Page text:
great look at the effects of the Gaza blockade on education in the region

26 06 2010

Check out the Inter-Agency Network for Education in Emergencies site for this and other great blog posts.  Reposted here for a quick read:

The Gaza blockade and the education system

Jo Kelcey is a Monitoring and Reporting Officer and Dean Brooks is an Education Specialist in UNESCO’s Ramallah Office, in the occupied Palestinian territory. Here they provide insight into the impact of the Gaza blockade on the education system.

Extreme access and movement restrictions have come to characterize life for Palestinians in the occupied Palestinian territory.  These are especially severe in the case of Gaza which has been under an almost hermetic blockade since 2007. Its cumulative effects were especially pronounced in the lead up to the 2008-2009 war.  While some immediate supplies were allowed in following the war they remain inadequate and are far below that which is necessary to reconstruct and rehabilitate the system.

Indeed, the blockade applies to both people and goods, moving in as well as out of Gaza. Its effects have been felt in all sub sectors and it has severe implications for access to education as well as the quality of teaching and learning.  The status quo also presents specific needs and challenges to the work of education actors in the territory.

What does this mean for education?
The inability to import construction and educational materials has exacerbated an already worrying lack of facilities in Gaza.  As a result, thousands of students are being forced to learn in overcrowded and often unsafe and unsanitary conditions in schools operating on double shifts. The current shortage of educational facilities and supplies affects some 640 schools catering for 240,000 students in the public and private sphere and 207,250 students at UNRWA schools. Fourteen public and private higher education institutions are also affected. The impact of the blockade has been particularly pronounced following Israeli military operation Cast Lead (December 2008 – January 2009). During Cast Lead 18 schools were completely destroyed and another 260 schools were damaged. A little over a year later, reconstruction and the provision of much needed educational supplies remains impossible to provide. At the level of higher education, seven universities and colleges were severely damaged and the closure policy has obstructed virtually all education staff from any meaningful participation in international academia, such as conferences and professional exchanges.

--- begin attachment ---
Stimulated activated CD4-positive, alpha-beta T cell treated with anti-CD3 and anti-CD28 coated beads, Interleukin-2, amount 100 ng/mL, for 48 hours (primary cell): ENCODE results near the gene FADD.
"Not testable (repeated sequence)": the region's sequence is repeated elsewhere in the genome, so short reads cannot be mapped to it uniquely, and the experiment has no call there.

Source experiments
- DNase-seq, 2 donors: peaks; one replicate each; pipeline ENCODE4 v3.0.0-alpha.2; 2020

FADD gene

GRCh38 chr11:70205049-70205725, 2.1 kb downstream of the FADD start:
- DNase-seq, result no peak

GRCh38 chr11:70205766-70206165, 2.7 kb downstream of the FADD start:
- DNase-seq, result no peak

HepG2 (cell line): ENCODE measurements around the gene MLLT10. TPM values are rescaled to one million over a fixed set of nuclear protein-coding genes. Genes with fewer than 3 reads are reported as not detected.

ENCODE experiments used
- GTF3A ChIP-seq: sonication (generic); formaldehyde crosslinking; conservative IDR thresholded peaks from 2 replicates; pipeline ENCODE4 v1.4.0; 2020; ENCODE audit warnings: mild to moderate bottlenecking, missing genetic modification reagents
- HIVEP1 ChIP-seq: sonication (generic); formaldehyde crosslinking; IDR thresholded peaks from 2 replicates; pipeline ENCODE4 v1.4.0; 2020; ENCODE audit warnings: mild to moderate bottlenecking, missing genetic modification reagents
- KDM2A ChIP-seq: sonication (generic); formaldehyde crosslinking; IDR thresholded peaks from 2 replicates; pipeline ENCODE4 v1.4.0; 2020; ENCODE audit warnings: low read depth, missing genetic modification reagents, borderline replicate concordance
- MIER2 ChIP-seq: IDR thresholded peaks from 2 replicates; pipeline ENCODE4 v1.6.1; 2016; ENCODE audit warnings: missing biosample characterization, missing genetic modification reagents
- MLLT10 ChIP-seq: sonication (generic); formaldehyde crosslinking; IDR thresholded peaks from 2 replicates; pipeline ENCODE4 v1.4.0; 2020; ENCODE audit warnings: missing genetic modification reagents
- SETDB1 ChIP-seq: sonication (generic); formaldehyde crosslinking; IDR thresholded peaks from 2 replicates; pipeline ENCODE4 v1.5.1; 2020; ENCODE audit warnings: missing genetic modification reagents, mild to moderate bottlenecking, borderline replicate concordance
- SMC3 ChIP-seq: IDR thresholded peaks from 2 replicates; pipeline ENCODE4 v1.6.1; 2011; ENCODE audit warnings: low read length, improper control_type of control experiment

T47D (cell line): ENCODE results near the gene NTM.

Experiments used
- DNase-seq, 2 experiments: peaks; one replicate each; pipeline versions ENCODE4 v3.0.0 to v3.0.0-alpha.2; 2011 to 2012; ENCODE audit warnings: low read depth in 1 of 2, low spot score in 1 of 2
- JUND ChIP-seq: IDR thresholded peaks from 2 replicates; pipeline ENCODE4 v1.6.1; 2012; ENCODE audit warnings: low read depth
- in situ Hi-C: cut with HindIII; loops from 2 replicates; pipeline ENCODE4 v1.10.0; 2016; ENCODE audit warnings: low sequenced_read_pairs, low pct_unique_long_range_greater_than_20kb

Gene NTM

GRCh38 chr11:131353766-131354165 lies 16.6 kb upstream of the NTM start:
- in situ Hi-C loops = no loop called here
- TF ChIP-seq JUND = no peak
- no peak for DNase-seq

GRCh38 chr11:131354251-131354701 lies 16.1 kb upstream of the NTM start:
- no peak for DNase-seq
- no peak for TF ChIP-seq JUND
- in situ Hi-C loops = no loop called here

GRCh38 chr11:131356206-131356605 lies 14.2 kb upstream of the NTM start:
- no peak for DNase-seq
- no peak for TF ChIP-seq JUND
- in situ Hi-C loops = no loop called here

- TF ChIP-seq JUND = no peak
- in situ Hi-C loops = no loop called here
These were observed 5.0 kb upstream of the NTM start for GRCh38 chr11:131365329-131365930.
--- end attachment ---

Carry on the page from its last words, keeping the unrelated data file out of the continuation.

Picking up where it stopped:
The impact is felt by students and teachers alike. In July and August 2009, when schools were preparing for the new academic year, two truckloads of school stationary were allowed to cross into Gaza, as compared to 157 truckloads and 30 truckloads during the same period in 2007 and 2008 respectively (figures from UN reports cited in the Submission by the Israel/oPt working group on grave violations against children).  Consequently, the Ministry of Education in Gaza reported severe shortages of stationery, ink, and paper at the start of the current academic year, prompting a rationing of supplies.

Access has also been compromised by the socio economic crisis engendered by the blockade. Even before the destruction and economic losses resulting from the 2008-2009 war, families were under increased economic strain to meet their children’s educational needs.  For example in the Humanitarian Action Update from October 2008, UNICEF reported that the price of school uniforms and supplies increased by 50 – 100 per cent due to the blockade, while preliminary findings from a forthcoming UNESCO study regarding the psychosocial impact of the blockade on the education system show that in some affected communities there are substantial pressures for children to work.  This in turn is compromising education and contributing to higher numbers of children and youth leaving school. Effects are also pronounced at the level of higher education.  The 2009-2010 academic year at Al Aqsa University started five weeks late owing to a strike by students over their inability to pay school fees.  Moreover, thousands of young Gazans have been prevented from pursuing their studies outside of Gaza, including the West Bank.  In 2000 for example, there were 350 Gazans studying at Birzeit University in the West Bank: today there are none.